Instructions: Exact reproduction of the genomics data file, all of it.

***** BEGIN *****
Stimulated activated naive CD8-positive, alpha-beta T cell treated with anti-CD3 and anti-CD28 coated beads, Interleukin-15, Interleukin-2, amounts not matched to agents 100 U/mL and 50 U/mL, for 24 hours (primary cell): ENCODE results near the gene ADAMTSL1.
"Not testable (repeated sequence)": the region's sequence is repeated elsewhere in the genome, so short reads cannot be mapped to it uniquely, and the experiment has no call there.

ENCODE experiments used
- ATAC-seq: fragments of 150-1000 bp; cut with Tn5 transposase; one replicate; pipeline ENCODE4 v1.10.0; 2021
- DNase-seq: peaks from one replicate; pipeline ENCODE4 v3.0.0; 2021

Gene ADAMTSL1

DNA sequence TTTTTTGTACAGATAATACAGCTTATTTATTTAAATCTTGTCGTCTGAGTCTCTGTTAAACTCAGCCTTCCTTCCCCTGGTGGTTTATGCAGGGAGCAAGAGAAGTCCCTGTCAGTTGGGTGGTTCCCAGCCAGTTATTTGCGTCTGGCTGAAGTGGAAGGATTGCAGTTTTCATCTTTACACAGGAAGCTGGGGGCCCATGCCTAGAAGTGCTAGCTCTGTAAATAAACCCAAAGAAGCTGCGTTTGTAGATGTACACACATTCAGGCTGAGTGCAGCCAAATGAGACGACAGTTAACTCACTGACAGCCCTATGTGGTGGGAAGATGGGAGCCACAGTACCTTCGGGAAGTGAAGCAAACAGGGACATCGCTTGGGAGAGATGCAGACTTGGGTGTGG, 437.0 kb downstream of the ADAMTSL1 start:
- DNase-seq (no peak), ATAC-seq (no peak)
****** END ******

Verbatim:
Stimulated activated naive CD8-positive, alpha-beta T cell treated with anti-CD3 and anti-CD28 coated beads, Interleukin-15, Interleukin-2, amounts not matched to agents 100 U/mL and 50 U/mL, for 24 hours (primary cell): ENCODE results near the gene ADAMTSL1.
"Not testable (repeated sequence)": the region's sequence is repeated elsewhere in the genome, so short reads cannot be mapped to it uniquely, and the experiment has no call there.

ENCODE experiments used
- ATAC-seq: fragments of 150-1000 bp; cut with Tn5 transposase; one replicate; pipeline ENCODE4 v1.10.0; 2021
- DNase-seq: peaks from one replicate; pipeline ENCODE4 v3.0.0; 2021

Gene ADAMTSL1

DNA sequence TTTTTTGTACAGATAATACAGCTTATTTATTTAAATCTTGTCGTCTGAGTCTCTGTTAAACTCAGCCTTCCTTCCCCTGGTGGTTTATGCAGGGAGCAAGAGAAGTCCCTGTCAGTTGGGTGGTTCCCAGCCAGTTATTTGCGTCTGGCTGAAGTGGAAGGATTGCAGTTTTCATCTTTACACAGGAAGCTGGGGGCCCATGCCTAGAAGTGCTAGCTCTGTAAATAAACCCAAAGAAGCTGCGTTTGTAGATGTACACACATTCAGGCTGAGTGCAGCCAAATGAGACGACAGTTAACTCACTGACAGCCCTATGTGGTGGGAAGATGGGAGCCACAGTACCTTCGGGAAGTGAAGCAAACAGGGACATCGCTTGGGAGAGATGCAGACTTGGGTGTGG, 437.0 kb downstream of the ADAMTSL1 start:
- DNase-seq (no peak), ATAC-seq (no peak)